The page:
Central Asia's New States: Political Developments and Implications for U.S. Interests [January 6, 2003] [open pdf - 359KB]
"After the collapse of the Soviet Union in 1991, the United States recognized the independence of all the former Central Asian republics and established diplomatic relations with each by mid-March 1992. The United States also supported their admission to the Organization on Security and Cooperation in Europe (OSCE) and other Western organizations, and elicited Turkish support in countering Iranian influence in the region. Congress was at the forefront in urging the formation of coherent U.S. policies for aiding these and other Eurasian states of the former Soviet Union, and approved the Freedom Support Act and other legislation for this purpose. After the terrorist attacks on America on September 11, 2001, all the Central Asian states offered overflight and other support to coalition anti-terrorist efforts in Afghanistan. Kyrgyzstan, Tajikistan, and Uzbekistan have hosted coalition troops and provided access to airbases. Since then, the United States has boosted its security assistance throughout the region for anti-terrorism, counter-narcotics, non-proliferation, border and customs, and defense cooperation programs, while also increasing aid for democratization and free market reforms. U.S. policy goals in Central Asia include fostering stability, democratization, free market economies, free trade and transport throughout the Eurasian corridor, denuclearization in the non-Russian states, and adherence to international human rights standards."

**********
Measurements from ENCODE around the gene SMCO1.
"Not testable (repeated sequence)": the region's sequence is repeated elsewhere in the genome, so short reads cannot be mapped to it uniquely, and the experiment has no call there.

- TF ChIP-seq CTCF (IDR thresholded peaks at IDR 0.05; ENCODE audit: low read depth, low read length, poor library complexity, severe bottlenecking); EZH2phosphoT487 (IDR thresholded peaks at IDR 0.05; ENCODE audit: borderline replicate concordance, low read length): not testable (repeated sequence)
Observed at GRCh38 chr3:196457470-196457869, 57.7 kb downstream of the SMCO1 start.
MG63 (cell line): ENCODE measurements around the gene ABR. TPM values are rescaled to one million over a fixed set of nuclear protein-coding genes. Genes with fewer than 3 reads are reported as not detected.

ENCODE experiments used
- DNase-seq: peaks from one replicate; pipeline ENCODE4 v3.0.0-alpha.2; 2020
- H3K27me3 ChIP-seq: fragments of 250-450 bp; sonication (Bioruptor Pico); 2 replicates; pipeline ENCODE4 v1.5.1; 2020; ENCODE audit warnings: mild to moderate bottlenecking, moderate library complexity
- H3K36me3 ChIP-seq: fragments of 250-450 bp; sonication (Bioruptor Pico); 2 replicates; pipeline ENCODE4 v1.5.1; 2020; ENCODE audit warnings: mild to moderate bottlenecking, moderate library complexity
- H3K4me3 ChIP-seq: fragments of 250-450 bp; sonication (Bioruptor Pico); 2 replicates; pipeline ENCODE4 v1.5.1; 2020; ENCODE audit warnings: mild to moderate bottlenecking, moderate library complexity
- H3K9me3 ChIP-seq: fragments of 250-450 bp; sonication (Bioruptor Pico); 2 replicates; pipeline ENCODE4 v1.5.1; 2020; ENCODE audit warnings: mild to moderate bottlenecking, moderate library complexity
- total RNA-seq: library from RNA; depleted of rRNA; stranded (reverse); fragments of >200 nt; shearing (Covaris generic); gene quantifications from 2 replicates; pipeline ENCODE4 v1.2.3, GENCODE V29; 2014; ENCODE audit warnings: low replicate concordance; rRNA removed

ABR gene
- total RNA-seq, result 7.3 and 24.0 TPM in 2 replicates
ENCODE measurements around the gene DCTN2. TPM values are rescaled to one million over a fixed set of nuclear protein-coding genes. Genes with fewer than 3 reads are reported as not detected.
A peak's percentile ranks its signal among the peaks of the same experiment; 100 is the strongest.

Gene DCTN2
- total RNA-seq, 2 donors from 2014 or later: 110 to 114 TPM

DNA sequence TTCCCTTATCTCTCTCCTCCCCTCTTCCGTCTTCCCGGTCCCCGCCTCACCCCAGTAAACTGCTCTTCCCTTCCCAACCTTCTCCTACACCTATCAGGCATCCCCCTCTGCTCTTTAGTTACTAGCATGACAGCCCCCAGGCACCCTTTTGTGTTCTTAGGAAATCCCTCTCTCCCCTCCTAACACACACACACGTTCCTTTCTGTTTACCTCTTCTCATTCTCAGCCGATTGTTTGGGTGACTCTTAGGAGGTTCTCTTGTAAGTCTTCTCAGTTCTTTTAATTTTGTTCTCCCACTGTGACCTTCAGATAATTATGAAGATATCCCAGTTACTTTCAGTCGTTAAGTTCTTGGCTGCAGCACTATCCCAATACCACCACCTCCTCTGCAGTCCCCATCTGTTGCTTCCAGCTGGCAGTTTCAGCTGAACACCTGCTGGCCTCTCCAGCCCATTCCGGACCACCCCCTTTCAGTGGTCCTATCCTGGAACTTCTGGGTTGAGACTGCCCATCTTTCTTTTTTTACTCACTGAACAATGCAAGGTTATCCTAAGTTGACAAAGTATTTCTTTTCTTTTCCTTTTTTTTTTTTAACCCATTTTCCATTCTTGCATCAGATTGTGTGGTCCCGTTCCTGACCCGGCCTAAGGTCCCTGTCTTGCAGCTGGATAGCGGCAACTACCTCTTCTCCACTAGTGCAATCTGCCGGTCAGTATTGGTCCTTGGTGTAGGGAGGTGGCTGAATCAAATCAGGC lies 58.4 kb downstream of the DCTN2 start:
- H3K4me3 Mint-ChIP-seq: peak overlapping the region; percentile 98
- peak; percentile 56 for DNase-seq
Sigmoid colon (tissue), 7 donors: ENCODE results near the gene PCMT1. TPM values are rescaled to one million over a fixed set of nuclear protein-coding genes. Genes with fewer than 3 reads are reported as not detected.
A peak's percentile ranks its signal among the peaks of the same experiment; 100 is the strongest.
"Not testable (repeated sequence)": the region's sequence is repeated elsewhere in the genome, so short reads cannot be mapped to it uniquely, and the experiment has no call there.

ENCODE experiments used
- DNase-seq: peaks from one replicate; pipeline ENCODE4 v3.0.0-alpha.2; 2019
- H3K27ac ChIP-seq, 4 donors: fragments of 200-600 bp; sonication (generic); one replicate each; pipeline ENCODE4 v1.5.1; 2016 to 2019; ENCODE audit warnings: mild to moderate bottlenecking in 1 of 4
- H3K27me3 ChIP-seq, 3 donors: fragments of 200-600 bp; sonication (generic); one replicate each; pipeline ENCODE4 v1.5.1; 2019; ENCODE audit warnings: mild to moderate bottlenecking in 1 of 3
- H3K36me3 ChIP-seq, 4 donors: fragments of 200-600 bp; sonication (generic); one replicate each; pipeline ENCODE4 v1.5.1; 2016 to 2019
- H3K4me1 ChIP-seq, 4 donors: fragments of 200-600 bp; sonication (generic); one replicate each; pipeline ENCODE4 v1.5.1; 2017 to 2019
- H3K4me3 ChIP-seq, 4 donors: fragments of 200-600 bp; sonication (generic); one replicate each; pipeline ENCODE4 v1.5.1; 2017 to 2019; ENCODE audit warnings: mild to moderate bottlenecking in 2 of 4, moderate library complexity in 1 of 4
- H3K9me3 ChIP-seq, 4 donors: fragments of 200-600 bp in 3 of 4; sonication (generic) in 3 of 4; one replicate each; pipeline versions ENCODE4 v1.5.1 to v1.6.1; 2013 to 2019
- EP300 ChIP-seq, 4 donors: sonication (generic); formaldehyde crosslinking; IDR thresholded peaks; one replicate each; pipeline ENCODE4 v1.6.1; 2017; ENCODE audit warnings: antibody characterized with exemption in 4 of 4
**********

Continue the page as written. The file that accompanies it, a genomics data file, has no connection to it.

CRS Issue Brief for Congress, IB93108
U.S. Department of State: http://www.state.gov/